HI AND LOIS

BLONDIE

BEETLE BAILEY

SNUFFY SMITH

HAGAR THE HORRIBLE
April 8, 2013
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10 – The Herald

Monday, April 8, 2013

www.delphosherald.com

Bellacino’s catering can be part of any celebration
Bellacino’s Pizza & Grinders in Lima and Findlay continue to serve up tasty grinders, pizzas, pastas, salads and calzones. Owners Kory Kenny and Nadya Shihadeh are celebrating their fourth year in Lima and 15th in Findlay. Bellacino’s can be a part of any celebration. Bellacino’s is your one stop shop for all of your catering needs. Whether it’s a graduation party, rehearsal dinner, wedding, birthday party, anniversary, business meeting or sporting event, Bellacino’s has you covered when it comes to great food. Our catering menu includes: grinder platters, salads, pizzas, wings, pastas and even dessert. It’s easy with Bellacino’s, whether you are serving 5 or 500 people. Delivery and set up are available. Situated at the corner of Elida and Cable roads, we have a great location in Lima – right out in front of the Lima Mall and other shopping hot spots. The Findlay location is also very convenient to local shopping in the Kohl’sWalmart Plaza on the east side of town. With more than 25 varieties of grinders, it’s hard to pick a favorite but our Italian Grinder is our House Specialty; our Steak & Chicken Bacon Ranch Grinders are also favorites; our Bellacino’s Pride is our top selling specialty pizza; and everyone loves our Garlic Cheese Bread. Pizza specials change daily and join a grinder meal deal, which includes a half grinder, chips and a drink for a discounted price. Can’t get away for lunch? No problem. Bellacino’s delivers over the lunch hour, in the evenings and on weekends. So any time is Bellacino’s time. Dining in? The comfortable, casual atmosphere that is very family friendly. Being a family-owned business, our staff is like our extended family. Our team works hard but we also try to have fun and not take ourselves too seriously. Bellacino’s is also a great place to unwind. After a long day of shopping or work, enjoy a cold beer with your delicious food. Hours: 11 a.m to 9 .m. Monday-Thursday; 11 a.m. to 10 .m. Friday & Saturday; 11 a.m. to 8 p.m. Sunday.
18191A LINCOLN HWY. MIDDLE POINT, OH 45863 Ph. 419-968-2118 or 419-968-2209

Grinder options include:

Rambler’s Roost * Convenience Store Restaurant * Fuel OPEN 24 HOURS
and Truck Stop
*Restaurant OPEN 24 HOURS

DO YOU LOVE FRIED CHICKEN?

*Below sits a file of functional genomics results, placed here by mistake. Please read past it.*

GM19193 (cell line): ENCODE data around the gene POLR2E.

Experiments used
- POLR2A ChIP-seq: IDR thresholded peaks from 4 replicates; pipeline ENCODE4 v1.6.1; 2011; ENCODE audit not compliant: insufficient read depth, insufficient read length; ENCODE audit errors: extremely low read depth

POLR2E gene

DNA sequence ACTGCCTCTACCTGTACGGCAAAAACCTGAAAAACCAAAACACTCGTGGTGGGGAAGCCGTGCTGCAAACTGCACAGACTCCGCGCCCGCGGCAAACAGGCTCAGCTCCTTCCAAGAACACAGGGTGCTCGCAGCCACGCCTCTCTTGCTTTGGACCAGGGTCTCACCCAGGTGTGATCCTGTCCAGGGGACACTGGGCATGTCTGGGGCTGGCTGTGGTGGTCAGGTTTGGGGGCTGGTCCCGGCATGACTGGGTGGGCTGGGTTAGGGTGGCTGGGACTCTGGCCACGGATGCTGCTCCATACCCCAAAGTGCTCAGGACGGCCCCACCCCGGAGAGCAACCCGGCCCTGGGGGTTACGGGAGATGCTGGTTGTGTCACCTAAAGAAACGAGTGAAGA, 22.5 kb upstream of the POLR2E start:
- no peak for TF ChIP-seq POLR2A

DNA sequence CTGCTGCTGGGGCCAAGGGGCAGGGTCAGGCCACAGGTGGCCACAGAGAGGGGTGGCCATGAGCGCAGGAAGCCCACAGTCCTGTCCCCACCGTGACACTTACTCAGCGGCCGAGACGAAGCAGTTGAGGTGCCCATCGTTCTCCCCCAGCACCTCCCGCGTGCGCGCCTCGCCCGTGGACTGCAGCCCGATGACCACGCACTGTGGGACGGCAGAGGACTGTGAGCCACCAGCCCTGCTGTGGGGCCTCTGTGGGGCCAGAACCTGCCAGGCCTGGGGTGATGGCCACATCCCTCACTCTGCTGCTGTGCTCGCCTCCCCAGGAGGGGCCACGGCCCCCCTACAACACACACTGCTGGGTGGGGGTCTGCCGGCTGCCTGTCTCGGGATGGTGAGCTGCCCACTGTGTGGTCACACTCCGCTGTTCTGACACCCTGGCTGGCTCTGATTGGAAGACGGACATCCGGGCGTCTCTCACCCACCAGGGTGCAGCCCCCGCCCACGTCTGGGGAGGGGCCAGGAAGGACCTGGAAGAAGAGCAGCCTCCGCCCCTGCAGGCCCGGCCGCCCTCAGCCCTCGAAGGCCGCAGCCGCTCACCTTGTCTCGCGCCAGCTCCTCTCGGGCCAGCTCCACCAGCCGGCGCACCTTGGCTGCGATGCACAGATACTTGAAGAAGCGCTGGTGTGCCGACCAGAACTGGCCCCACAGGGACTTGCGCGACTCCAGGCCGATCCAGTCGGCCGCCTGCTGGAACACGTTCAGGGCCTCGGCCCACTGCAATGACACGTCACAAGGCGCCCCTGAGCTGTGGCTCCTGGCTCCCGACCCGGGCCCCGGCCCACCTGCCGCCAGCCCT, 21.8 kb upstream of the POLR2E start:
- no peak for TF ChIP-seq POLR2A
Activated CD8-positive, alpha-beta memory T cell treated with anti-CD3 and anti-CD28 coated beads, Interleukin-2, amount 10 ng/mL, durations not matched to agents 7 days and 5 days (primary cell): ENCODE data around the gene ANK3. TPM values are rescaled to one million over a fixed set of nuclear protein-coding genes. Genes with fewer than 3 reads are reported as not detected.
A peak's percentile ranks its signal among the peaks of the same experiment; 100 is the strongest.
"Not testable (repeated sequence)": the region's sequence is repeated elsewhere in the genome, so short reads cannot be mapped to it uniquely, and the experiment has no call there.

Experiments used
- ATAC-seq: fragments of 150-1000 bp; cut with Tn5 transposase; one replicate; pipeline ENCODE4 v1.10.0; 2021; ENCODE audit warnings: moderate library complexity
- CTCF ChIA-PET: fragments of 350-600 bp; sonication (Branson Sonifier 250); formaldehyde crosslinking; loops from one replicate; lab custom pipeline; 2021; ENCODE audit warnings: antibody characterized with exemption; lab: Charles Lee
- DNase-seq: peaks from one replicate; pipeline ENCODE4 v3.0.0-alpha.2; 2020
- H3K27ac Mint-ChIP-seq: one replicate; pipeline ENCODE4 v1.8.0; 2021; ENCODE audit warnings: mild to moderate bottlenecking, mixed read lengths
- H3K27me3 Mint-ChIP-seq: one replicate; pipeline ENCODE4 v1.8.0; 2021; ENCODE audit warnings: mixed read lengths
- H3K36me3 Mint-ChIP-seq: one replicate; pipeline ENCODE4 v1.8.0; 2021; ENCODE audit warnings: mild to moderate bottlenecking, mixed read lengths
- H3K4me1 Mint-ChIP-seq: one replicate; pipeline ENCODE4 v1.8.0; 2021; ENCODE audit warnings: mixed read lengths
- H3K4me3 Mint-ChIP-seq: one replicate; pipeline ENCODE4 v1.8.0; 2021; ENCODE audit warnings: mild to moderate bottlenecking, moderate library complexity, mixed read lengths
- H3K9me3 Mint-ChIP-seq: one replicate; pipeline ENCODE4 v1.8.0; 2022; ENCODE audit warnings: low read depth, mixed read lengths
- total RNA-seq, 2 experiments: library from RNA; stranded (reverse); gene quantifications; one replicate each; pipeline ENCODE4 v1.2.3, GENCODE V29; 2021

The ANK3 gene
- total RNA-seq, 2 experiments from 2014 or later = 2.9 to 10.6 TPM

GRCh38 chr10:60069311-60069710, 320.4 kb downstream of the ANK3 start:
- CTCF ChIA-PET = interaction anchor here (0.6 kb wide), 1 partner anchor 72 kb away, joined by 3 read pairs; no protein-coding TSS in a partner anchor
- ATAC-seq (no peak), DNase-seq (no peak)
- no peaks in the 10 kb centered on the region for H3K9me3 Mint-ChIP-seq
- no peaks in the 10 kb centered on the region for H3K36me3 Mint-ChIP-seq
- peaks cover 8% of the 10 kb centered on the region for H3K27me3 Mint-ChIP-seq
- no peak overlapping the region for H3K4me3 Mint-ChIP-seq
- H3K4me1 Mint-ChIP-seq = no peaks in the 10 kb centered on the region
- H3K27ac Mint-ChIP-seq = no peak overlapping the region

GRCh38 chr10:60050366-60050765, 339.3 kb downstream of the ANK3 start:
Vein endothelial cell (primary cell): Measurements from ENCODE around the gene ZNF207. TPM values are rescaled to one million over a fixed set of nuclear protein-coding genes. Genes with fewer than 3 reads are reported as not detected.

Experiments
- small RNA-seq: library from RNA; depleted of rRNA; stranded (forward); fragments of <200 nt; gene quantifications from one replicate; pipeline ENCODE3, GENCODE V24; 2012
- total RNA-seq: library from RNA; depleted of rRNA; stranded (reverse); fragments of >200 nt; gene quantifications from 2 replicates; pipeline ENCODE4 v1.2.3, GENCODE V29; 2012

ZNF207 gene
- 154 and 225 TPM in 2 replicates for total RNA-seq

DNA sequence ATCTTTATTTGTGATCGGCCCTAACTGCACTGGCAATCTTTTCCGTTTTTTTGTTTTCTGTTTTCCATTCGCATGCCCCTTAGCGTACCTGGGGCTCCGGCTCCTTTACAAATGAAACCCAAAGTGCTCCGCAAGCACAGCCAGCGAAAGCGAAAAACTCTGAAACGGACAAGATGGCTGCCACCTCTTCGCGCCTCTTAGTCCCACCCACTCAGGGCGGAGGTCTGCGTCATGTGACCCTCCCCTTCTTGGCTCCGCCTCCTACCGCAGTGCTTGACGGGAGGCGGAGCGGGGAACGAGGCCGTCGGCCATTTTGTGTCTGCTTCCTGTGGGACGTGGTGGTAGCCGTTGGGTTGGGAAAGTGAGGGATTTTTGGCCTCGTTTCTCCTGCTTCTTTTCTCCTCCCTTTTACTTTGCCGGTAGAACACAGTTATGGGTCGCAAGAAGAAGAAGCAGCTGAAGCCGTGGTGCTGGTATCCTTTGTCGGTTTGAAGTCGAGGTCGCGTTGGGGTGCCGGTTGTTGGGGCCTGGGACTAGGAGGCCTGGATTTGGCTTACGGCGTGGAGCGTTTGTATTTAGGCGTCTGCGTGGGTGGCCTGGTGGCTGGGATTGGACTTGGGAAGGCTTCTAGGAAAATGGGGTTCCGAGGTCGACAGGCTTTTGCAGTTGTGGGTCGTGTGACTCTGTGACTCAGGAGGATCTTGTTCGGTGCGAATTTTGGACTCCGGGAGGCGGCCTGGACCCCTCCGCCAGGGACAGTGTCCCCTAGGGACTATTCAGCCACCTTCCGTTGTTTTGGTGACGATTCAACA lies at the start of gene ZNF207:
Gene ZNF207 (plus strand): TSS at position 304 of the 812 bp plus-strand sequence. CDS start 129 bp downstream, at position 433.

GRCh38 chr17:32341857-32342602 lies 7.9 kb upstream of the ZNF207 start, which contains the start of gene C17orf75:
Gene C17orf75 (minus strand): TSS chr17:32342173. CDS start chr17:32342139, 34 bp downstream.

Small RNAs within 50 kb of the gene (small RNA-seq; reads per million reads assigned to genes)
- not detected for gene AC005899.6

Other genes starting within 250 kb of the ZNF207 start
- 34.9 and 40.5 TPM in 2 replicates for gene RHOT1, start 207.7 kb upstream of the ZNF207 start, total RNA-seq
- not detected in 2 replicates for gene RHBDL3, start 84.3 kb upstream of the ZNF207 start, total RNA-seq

If you do, we have a deal for YOU AND THE WHOLE FAMILY. Come out and join us for our

Tossed salad, macaroni salad, potato salad, cole slaw, pickled beets and eggs, broccoli salad, kidney bean salad Desserts: Cake, Jello, pudding, fresh fruit or

Featuring: our delicious fried chicken, real mashed potatoes, baked potatoes, 2 hot vegetables, dinner rolls only $8.99 Add the Salad bar for only $2.00

ALL YOU CAN EAT FRIED CHICKEN BUFFET 1-7 PM EVERY SUNDAY

ENJOY OUR ALL YOU CAN EAT BREAKFAST BAR $7 .99 9A-1P

Italian Grinder – House Specialty Ham, sausage, salami, mushrooms, onions, green peppers, cheese, lettuce, tomatoes and mayo Bellacino’s Zesty DeliTM Capicolla (Italian ham), salami, pepperoni, onions, green peppers, mushrooms, cheese and pasta sauce Pizza Pepperoni, pizza sauce, mozzarella cheese Bellacino’s Club Turkey, ham, bacon, cheese, lettuce, tomatoes and mayo Steak Thinly sliced ribeye steak covered with mushrooms, onions, green peppers, cheese lettuce, tomatoes and mayo Chicken Marinated broiled chicken breast topped with onions, green peppers, cheese, lettuce, tomatoes and mayo Bellacino’s Bayou Marinated broiled chicken breast rubbed with Bellacino’s own Cajun seasoning, covered with onions, cheese and mayo Chicken Bacon Ranch Chicken, bacon, ranch, cheese, lettuce and tomatoes Triple Decker Roast beef, ham, turkey, cheese, lettuce, tomatoes and mayo Crab & Seafood Crab and seafood flaky chunks topped with onions, lettuce, tomatoes, cheese and mayo Ham & Cheese Ham, cheese, lettuce, tomatoes and mayo Reuben Tender corned beef piled high, lots of sauerkraut, Thousand Island dressing and cheese Ham & Turkey Ham, turkey, cheese, lettuce, tomatoes and mayo Ham, Cheese & Salami Ham, cheese, salami,

g n i r e t Ca

Whether it's for 10 people or 500, Bellacino's Catering can make your next party, family gathering or business event A GREAT SUCCESS!